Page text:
James Smith, 83, of Elmhurst needs your help. Smith proudly served his country during WWII from March 1941 to June 1945 as a Corporal Technician, Rank T5. He was a member of the 5th Armory, 34th Division, 34th Cavalry Re-Con Troop and spent much of his service gathering information throughout Europe and Africa.
Now, more than 50 years later Smith is asking for the Medal of Honor and Silver Star that were promised to him after he saved the life of a fellow soldier.
“The medals would mean a lot to me. I'd wear them everyday…I haven't got long so I'd make sure I enjoyed it,” Smith offered.
On the morning of September 21, 1943, Smith, then 25, was traveling aboard the United States Ship “Liberty” as it made its way towards Italy.
Less then one hour outside of Italy, a German submarine opened fire on the American vessel causing its mates to abandon ship before it sank.
During the torpedo attack, Smith hit his head on the ship's gun rack rendering him unconscious. “I could hear people talking, but I couldn't talk,” Smith recalled. Smith regained consciousness and managed to jump ship. Fighting for his survival in the cold waters of the Atlantic Ocean and still reeling from the wound to his head, Smith found himself in the vast ocean with nothing more than a life preserver.
“I kept praying to St. Jude, my mother and my wife [Jennie],” Smith recalled. At the same time, Smith was later told, “My mother woke up screaming, 'James is hurt,' I don't know how she knew it,” he added.
He struggled with his own wounds, a fellow American soldier came floating by. Smith doesn't recall the soldier's name, but he does remember his story. The young man said he has managed to slide down the “Liberty's” anchor chain, but in the process had cut his life preserver jacket and opened a gaping wound in his stomach.
“He was bleeding bad, I held him for five hours before we were rescued from the water by the British,” Smith said.
While waiting in the water, Smith received another wound to his leg. Despite his own wounds, he steadfastly made sure the bleeding soldier remained afloat.
Following the attack, Smith was told by an unidentified lieutenant that he was going to recommend him for the Silver Star. Later he was told by a captain that he would also be recommended for the Medal of Honor.
Smith spent five months in the hospital recovering from those wounds and then went on to serve another year and a half before being honorably discharged from service.
Its been 56 years since his discharge and Smith has yet to receive the medals he was promised.
Aside from the two medals he was promised, Smith did receive numerous other medals. He was awarded the European, African, Middle Eastern Campaign Medal with three stars (one for each major campaign), the WWII Combat Medal, the American Defense Medal, a Good Conduct Medal and the Purple Heart.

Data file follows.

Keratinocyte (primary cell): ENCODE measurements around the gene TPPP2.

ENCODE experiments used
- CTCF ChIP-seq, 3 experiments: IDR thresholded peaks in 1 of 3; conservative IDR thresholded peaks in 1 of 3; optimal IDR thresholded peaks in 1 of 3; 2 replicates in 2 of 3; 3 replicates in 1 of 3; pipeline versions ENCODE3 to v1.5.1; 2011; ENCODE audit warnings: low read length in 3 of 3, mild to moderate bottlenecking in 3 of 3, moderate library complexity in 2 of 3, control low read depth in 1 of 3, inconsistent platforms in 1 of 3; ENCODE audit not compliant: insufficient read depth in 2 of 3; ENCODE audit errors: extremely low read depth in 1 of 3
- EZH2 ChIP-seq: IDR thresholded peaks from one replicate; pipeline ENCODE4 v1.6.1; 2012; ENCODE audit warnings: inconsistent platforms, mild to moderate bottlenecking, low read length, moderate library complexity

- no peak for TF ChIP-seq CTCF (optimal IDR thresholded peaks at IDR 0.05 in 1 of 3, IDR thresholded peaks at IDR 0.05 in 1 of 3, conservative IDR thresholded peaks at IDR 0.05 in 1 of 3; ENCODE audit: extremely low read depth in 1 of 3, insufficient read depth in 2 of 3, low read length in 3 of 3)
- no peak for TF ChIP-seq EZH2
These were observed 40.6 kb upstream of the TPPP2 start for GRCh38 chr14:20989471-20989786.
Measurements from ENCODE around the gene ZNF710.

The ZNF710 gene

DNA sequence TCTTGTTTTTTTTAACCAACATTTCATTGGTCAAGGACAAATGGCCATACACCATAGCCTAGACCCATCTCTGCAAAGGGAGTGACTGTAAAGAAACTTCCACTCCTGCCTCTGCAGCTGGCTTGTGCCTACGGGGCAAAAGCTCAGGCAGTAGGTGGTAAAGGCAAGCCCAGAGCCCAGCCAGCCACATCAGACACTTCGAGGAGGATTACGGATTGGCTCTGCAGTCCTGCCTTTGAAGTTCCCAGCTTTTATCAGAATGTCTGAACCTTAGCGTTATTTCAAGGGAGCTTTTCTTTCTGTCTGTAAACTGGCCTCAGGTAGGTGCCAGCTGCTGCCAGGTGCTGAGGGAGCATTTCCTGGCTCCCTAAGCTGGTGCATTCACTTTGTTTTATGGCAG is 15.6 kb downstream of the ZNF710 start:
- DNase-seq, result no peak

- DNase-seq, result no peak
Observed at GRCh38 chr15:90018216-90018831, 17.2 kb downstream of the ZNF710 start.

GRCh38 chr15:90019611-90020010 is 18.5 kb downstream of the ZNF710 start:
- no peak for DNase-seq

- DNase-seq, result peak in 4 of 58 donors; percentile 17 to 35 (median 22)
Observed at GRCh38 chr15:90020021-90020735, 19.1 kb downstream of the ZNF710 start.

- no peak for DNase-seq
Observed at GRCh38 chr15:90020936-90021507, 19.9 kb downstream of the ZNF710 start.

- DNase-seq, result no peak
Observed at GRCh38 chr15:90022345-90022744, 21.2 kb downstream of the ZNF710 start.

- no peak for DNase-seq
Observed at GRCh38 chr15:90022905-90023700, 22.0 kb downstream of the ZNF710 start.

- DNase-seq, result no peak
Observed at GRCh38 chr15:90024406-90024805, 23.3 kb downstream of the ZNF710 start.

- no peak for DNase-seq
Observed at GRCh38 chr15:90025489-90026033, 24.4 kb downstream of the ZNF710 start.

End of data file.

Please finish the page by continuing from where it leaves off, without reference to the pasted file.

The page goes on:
For our interview, Smith wore all five medals for the first time in his life. For many months following his discharge, Smith tried to figure out a way to claim the two promised medals, but soon that crusade began interfering with his work schedule. Smith was expected at his job at Bloomingdale's by 7:00 a.m. and could no longer spend his mornings in communication with the United States Army. Smith gave up. “I used to say to myself, 'I'm not going to get it…I'm not going to worry about it,'” he explained.
About one year ago, a local furniture designer, “Fast” Eddie Currie, found out about Smith's plight. The two spent many mornings on Smith's steps talking about the veteran's WWII recollections. Currie became so interested in helping Smith receive the two promised medals that he began a letter writing campaign to a few local politicians. The politicians have yet to respond, but Currie continues to look for ways to bring Smith's story to light.
“James is truly a hero, I don't think it's fair… especially when someone fights for his country,” Currie said.
Currie has also written letters to local newspapers and has contacted the US Army and the History Channel. Part of the problem seems to lie in the fact that some records were destroyed when the “Liberty” sank and Smith does not remember the names of the lieutenant or captain who promised him the medal. According to Smith, the aftermath of the attack was so chaotic that he was never even told what became of the soldier whose life he had saved.
At 83-years-old, Smith realizes that he does not have too many birthdays left. It would mean a lot for this veteran, who just celebrated a birthday on Flag Day, to be awarded the two promised medals.
If you can help, Currie can be contacted at 718-899-7533. Despite his long wait, Smith remains modest and almost seems embarrassed by the fact that others have taken an interest in his story.
“I told Eddie he has done so much for me already,” Smith said.